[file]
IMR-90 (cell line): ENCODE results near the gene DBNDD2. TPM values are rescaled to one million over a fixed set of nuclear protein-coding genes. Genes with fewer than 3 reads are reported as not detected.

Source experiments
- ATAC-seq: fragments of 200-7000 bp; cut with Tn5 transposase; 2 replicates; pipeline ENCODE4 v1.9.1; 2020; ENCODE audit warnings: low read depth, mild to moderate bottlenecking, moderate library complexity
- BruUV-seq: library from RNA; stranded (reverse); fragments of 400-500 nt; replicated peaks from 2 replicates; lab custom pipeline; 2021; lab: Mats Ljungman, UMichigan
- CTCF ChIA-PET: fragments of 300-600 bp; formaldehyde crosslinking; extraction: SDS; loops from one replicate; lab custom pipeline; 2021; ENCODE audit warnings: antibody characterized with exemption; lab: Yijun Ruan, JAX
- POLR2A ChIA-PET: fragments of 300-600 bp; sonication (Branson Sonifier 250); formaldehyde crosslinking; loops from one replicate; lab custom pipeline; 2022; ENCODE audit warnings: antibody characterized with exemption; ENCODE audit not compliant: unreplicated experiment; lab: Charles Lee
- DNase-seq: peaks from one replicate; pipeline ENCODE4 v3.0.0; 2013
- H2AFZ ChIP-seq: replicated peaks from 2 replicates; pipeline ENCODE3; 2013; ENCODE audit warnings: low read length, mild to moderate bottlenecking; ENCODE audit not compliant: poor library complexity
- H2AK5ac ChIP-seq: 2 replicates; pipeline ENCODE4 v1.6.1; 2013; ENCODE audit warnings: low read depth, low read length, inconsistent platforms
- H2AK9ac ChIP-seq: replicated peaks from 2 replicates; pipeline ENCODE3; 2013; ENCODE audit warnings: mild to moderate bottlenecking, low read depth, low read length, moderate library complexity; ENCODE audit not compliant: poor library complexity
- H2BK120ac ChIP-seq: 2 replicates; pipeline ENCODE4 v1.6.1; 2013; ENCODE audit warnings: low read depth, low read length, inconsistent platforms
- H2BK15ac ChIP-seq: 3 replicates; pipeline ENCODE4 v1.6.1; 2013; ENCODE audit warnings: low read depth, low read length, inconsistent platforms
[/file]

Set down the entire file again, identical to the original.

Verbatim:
IMR-90 (cell line): ENCODE results near the gene DBNDD2. TPM values are rescaled to one million over a fixed set of nuclear protein-coding genes. Genes with fewer than 3 reads are reported as not detected.

Source experiments
- ATAC-seq: fragments of 200-7000 bp; cut with Tn5 transposase; 2 replicates; pipeline ENCODE4 v1.9.1; 2020; ENCODE audit warnings: low read depth, mild to moderate bottlenecking, moderate library complexity
- BruUV-seq: library from RNA; stranded (reverse); fragments of 400-500 nt; replicated peaks from 2 replicates; lab custom pipeline; 2021; lab: Mats Ljungman, UMichigan
- CTCF ChIA-PET: fragments of 300-600 bp; formaldehyde crosslinking; extraction: SDS; loops from one replicate; lab custom pipeline; 2021; ENCODE audit warnings: antibody characterized with exemption; lab: Yijun Ruan, JAX
- POLR2A ChIA-PET: fragments of 300-600 bp; sonication (Branson Sonifier 250); formaldehyde crosslinking; loops from one replicate; lab custom pipeline; 2022; ENCODE audit warnings: antibody characterized with exemption; ENCODE audit not compliant: unreplicated experiment; lab: Charles Lee
- DNase-seq: peaks from one replicate; pipeline ENCODE4 v3.0.0; 2013
- H2AFZ ChIP-seq: replicated peaks from 2 replicates; pipeline ENCODE3; 2013; ENCODE audit warnings: low read length, mild to moderate bottlenecking; ENCODE audit not compliant: poor library complexity
- H2AK5ac ChIP-seq: 2 replicates; pipeline ENCODE4 v1.6.1; 2013; ENCODE audit warnings: low read depth, low read length, inconsistent platforms
- H2AK9ac ChIP-seq: replicated peaks from 2 replicates; pipeline ENCODE3; 2013; ENCODE audit warnings: mild to moderate bottlenecking, low read depth, low read length, moderate library complexity; ENCODE audit not compliant: poor library complexity
- H2BK120ac ChIP-seq: 2 replicates; pipeline ENCODE4 v1.6.1; 2013; ENCODE audit warnings: low read depth, low read length, inconsistent platforms
- H2BK15ac ChIP-seq: 3 replicates; pipeline ENCODE4 v1.6.1; 2013; ENCODE audit warnings: low read depth, low read length, inconsistent platforms